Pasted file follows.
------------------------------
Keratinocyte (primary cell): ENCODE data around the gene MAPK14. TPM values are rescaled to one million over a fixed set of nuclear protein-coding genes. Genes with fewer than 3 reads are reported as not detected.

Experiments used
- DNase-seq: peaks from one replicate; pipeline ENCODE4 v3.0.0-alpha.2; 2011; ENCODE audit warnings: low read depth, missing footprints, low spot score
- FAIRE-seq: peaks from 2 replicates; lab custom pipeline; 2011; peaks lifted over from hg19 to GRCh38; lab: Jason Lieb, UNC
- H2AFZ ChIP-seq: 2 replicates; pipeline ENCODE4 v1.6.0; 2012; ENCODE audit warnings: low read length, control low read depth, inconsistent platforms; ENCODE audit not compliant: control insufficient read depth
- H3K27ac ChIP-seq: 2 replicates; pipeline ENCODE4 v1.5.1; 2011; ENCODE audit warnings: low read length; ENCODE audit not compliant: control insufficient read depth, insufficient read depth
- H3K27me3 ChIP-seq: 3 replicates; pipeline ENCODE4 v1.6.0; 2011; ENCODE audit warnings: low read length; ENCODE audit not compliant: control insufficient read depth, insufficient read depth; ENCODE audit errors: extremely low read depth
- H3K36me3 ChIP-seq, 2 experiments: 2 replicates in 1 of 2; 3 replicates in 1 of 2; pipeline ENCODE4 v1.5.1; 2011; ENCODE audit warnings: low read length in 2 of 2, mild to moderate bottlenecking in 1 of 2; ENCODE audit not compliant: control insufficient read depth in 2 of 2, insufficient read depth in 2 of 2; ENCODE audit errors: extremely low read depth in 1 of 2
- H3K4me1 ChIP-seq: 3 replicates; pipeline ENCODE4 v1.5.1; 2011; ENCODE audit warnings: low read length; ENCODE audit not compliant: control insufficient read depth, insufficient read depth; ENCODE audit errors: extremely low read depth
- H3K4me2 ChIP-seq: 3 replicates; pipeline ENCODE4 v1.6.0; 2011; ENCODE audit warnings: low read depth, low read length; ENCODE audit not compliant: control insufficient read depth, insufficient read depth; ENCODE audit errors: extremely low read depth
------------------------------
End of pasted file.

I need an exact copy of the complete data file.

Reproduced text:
Keratinocyte (primary cell): ENCODE data around the gene MAPK14. TPM values are rescaled to one million over a fixed set of nuclear protein-coding genes. Genes with fewer than 3 reads are reported as not detected.

Experiments used
- DNase-seq: peaks from one replicate; pipeline ENCODE4 v3.0.0-alpha.2; 2011; ENCODE audit warnings: low read depth, missing footprints, low spot score
- FAIRE-seq: peaks from 2 replicates; lab custom pipeline; 2011; peaks lifted over from hg19 to GRCh38; lab: Jason Lieb, UNC
- H2AFZ ChIP-seq: 2 replicates; pipeline ENCODE4 v1.6.0; 2012; ENCODE audit warnings: low read length, control low read depth, inconsistent platforms; ENCODE audit not compliant: control insufficient read depth
- H3K27ac ChIP-seq: 2 replicates; pipeline ENCODE4 v1.5.1; 2011; ENCODE audit warnings: low read length; ENCODE audit not compliant: control insufficient read depth, insufficient read depth
- H3K27me3 ChIP-seq: 3 replicates; pipeline ENCODE4 v1.6.0; 2011; ENCODE audit warnings: low read length; ENCODE audit not compliant: control insufficient read depth, insufficient read depth; ENCODE audit errors: extremely low read depth
- H3K36me3 ChIP-seq, 2 experiments: 2 replicates in 1 of 2; 3 replicates in 1 of 2; pipeline ENCODE4 v1.5.1; 2011; ENCODE audit warnings: low read length in 2 of 2, mild to moderate bottlenecking in 1 of 2; ENCODE audit not compliant: control insufficient read depth in 2 of 2, insufficient read depth in 2 of 2; ENCODE audit errors: extremely low read depth in 1 of 2
- H3K4me1 ChIP-seq: 3 replicates; pipeline ENCODE4 v1.5.1; 2011; ENCODE audit warnings: low read length; ENCODE audit not compliant: control insufficient read depth, insufficient read depth; ENCODE audit errors: extremely low read depth
- H3K4me2 ChIP-seq: 3 replicates; pipeline ENCODE4 v1.6.0; 2011; ENCODE audit warnings: low read depth, low read length; ENCODE audit not compliant: control insufficient read depth, insufficient read depth; ENCODE audit errors: extremely low read depth